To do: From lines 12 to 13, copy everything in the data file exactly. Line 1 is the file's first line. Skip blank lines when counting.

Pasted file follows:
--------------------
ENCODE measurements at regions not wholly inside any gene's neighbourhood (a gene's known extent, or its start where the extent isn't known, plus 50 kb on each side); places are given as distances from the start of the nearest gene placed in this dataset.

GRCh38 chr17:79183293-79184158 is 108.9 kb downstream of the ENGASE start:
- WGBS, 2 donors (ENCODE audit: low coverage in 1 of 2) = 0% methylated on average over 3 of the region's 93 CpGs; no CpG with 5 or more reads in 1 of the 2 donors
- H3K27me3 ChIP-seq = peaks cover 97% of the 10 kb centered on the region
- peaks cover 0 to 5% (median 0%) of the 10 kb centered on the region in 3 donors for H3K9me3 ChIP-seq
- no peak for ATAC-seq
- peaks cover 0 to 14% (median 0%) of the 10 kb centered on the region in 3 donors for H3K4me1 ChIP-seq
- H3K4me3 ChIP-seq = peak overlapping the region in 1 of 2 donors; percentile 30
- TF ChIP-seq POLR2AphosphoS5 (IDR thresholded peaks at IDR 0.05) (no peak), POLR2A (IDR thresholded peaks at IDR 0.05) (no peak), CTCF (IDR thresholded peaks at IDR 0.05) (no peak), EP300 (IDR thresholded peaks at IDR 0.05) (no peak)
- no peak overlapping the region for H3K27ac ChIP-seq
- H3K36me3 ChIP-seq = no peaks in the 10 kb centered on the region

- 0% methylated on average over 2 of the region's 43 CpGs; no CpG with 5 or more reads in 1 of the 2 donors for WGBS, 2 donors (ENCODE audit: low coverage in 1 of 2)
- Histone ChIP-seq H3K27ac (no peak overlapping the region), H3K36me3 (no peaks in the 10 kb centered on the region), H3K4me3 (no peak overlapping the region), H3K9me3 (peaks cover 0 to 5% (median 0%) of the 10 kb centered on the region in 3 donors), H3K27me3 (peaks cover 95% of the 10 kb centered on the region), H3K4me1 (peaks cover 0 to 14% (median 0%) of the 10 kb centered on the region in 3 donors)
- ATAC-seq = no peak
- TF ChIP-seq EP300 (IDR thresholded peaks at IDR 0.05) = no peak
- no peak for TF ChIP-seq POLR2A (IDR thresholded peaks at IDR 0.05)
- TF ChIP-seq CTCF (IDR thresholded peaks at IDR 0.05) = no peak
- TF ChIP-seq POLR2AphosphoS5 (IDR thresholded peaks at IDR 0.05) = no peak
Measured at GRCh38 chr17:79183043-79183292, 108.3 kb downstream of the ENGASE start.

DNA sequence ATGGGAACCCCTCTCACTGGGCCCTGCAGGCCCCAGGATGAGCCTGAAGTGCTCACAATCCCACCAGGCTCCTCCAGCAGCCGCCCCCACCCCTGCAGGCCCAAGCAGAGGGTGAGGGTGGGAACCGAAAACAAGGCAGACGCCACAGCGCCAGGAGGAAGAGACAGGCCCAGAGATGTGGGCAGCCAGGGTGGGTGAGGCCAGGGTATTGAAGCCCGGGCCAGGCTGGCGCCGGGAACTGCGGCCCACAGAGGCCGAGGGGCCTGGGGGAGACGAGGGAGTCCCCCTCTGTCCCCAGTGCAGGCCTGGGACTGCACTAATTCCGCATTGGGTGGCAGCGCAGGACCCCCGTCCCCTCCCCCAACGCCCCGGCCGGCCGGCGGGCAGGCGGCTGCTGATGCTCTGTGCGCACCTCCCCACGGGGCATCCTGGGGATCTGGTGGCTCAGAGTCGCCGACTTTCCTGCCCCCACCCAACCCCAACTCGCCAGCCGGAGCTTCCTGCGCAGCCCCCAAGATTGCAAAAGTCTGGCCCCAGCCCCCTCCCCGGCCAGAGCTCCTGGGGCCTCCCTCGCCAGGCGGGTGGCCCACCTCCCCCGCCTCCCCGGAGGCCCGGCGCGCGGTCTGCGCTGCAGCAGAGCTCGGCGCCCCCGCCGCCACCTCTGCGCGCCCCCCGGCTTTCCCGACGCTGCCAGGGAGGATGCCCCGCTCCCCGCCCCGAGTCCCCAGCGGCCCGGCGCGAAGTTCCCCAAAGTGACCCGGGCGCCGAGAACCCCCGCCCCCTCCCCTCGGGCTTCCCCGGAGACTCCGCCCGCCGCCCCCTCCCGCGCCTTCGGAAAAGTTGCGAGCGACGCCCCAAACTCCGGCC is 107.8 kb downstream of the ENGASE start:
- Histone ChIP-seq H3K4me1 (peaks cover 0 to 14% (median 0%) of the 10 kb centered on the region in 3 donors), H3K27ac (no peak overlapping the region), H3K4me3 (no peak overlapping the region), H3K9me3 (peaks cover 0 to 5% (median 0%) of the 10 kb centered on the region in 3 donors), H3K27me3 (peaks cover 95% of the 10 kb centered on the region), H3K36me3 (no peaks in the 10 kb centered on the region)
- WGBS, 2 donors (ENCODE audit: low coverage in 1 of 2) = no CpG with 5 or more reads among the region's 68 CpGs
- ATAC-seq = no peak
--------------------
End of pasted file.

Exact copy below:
- 0% methylated on average over 2 of the region's 43 CpGs; no CpG with 5 or more reads in 1 of the 2 donors for WGBS, 2 donors (ENCODE audit: low coverage in 1 of 2)
- Histone ChIP-seq H3K27ac (no peak overlapping the region), H3K36me3 (no peaks in the 10 kb centered on the region), H3K4me3 (no peak overlapping the region), H3K9me3 (peaks cover 0 to 5% (median 0%) of the 10 kb centered on the region in 3 donors), H3K27me3 (peaks cover 95% of the 10 kb centered on the region), H3K4me1 (peaks cover 0 to 14% (median 0%) of the 10 kb centered on the region in 3 donors)